Every picture tells a story: The photos in Moose
In the third of a series of blogs to tie in with the release of the MOOSE audio book, Robbie remembers how much effort - and emotion - went into collecting the photographs that form such an important part of his father's story.
It was extremely important to my father that we include the photos in MOOSE. Among my dad's many passions was photography. He was an excellent amateur photographer, and so was his father before him. My grandfather first purchased a Brownie camera in 1921 and the passion for photography began in my family.
Following a hiatus, in 2009 we revisited the manuscript. Basically, the book was done and it seemed that my father was satisfied with it. But then Dad said: “I want there to be photographs. LOTS of photographs!”. Adding pictures though, was no small task! Going back through the archives, we had over 15,000 photographs to choose from!
It took quite awhile to sort through them all. In 2011 my father suddenly fell ill. When he was in hospital, I suggested we release the book without the photos, but he insisted that we waited until it was just right. I feared that he might not survive to see the book released if we waited. Sadly, I was right.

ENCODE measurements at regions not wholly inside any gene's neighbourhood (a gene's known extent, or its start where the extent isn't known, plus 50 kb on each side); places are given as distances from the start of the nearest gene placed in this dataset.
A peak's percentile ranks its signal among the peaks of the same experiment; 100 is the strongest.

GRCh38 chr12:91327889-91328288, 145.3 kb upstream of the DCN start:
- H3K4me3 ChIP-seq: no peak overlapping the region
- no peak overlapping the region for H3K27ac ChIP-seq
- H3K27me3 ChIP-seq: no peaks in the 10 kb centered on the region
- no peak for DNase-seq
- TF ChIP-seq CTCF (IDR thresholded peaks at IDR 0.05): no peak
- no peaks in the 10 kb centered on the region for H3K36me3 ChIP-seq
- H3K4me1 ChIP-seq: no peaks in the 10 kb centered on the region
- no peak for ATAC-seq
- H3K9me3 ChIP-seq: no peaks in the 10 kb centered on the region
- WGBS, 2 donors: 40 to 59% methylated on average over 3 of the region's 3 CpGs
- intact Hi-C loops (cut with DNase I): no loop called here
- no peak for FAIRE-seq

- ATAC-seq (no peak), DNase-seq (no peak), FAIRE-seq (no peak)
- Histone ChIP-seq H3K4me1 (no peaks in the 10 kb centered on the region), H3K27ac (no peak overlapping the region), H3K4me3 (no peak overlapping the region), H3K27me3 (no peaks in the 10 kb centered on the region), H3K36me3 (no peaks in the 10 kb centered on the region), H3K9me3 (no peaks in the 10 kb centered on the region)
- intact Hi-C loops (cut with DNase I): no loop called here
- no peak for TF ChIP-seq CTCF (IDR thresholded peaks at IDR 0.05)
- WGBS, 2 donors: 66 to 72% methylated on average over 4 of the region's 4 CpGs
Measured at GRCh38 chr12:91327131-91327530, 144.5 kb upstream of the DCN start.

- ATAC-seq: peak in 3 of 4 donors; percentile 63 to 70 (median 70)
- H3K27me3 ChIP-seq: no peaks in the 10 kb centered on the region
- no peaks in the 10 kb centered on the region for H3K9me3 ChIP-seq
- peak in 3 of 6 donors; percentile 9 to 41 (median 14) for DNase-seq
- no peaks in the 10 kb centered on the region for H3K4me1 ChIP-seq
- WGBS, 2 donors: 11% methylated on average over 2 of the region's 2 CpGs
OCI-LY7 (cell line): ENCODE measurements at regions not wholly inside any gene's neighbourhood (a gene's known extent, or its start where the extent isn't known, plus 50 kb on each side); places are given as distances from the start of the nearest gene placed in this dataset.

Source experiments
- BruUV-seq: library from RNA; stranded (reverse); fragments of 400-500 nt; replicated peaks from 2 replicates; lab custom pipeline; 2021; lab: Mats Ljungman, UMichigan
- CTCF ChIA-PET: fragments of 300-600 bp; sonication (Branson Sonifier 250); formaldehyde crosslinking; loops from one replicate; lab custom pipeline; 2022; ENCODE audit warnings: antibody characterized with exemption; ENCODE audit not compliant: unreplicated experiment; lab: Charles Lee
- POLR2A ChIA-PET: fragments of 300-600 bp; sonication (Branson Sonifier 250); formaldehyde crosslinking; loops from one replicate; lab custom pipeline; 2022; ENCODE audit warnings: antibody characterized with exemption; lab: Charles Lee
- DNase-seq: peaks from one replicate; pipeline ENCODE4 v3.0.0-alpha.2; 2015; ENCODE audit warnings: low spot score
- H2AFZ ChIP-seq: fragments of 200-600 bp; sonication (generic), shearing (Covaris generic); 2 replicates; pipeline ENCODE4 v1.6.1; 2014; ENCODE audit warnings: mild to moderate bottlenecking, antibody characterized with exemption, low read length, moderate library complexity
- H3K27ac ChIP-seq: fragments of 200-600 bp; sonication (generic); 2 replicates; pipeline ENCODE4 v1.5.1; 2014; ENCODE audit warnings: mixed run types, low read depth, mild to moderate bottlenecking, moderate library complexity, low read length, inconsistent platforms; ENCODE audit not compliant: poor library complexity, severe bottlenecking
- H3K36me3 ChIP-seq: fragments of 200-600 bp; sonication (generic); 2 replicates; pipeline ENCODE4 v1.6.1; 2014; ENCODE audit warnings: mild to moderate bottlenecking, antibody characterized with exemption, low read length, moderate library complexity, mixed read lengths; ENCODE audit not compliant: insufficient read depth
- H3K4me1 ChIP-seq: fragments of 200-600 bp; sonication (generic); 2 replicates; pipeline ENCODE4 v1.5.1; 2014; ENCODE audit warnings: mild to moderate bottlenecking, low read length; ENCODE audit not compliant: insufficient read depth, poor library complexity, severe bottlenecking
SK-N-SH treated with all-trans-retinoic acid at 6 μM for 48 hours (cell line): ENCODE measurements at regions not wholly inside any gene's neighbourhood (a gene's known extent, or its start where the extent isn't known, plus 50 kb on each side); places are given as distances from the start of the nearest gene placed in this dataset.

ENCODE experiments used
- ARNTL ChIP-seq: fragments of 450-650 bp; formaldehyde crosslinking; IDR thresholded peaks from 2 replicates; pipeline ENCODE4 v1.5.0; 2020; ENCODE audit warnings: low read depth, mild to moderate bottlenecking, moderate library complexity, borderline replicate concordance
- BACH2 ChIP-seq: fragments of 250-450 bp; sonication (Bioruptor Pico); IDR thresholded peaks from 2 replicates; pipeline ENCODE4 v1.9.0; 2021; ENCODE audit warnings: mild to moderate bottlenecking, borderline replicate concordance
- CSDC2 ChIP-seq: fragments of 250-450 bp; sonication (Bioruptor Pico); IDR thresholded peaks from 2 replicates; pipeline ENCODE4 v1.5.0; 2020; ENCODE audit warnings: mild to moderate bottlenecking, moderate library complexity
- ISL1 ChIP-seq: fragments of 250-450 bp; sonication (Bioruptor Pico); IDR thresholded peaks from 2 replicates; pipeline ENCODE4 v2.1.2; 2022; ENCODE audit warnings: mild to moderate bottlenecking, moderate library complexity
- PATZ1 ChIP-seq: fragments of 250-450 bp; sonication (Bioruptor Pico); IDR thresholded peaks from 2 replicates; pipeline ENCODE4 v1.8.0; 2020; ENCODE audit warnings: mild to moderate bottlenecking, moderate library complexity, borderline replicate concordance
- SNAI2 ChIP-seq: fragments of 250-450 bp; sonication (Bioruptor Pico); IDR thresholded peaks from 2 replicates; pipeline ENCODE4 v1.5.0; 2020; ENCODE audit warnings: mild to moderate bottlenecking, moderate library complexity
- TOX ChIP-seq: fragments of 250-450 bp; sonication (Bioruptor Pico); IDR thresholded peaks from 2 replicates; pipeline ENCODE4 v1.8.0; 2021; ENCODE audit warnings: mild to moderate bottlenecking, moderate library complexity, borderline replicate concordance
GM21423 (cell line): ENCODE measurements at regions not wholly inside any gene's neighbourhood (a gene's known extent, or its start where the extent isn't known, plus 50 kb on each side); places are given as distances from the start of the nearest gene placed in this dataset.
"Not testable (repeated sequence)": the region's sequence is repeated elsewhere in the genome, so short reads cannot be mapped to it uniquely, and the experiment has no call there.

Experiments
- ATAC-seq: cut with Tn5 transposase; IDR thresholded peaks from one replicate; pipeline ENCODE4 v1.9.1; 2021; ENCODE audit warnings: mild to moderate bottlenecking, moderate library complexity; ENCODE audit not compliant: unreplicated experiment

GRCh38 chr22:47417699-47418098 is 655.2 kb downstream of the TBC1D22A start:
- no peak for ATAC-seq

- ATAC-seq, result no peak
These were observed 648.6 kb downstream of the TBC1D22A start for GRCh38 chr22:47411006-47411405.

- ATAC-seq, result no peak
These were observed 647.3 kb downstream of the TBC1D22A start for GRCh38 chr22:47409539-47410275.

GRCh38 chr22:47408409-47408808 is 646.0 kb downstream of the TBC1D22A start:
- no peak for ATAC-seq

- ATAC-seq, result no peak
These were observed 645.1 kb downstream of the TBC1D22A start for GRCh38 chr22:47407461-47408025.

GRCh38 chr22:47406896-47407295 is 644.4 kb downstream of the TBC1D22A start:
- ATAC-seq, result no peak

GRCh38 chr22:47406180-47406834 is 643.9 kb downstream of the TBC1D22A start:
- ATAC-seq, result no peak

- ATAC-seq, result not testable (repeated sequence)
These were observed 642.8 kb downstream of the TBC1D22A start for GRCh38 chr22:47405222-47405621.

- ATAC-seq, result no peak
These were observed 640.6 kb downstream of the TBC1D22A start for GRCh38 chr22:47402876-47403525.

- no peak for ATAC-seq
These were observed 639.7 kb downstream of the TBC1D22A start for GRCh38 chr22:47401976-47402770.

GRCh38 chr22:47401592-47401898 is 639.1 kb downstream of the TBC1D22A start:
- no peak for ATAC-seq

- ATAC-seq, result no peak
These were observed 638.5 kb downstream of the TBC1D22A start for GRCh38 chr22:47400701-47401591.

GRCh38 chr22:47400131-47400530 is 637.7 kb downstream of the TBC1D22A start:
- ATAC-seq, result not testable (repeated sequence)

About a year after Dad passed away, I returned to sorting through the photos, and finished editing the book. It was one of the most difficult things I ever had to do. It prolonged the grieving process, but I felt compelled to fulfil my father’s final wish. By far the most emotional part of seeing MOOSE realized was completing the photo pages. More or less a page of photos represented about a year of my Dad’s life. In the end, there were exactly 86 pages of photos and, coincidentally, my father was 86 years old when he died. It wasn’t planned, it just came out that way.
I’d look at the photos we’d chosen, trying to crystallize thoughts of his in an image. I’d take notes, and then touch up the images I had chosen. Some of the photo pages had been completed in collaboration with my father, but about half of them hadn’t even been started.
It took me roughly a day and a half of work per page to do this. I’d enlarge a picture, remove the little scratches and blemishes, but while I was working on the respective photos, I’d be transported back to whichever year I’d happen to be working on. To happy times and some not-so-happy times. I felt as though I relived every year of my father’s life, one photo at a time. It was fascinating and gruelling all at once.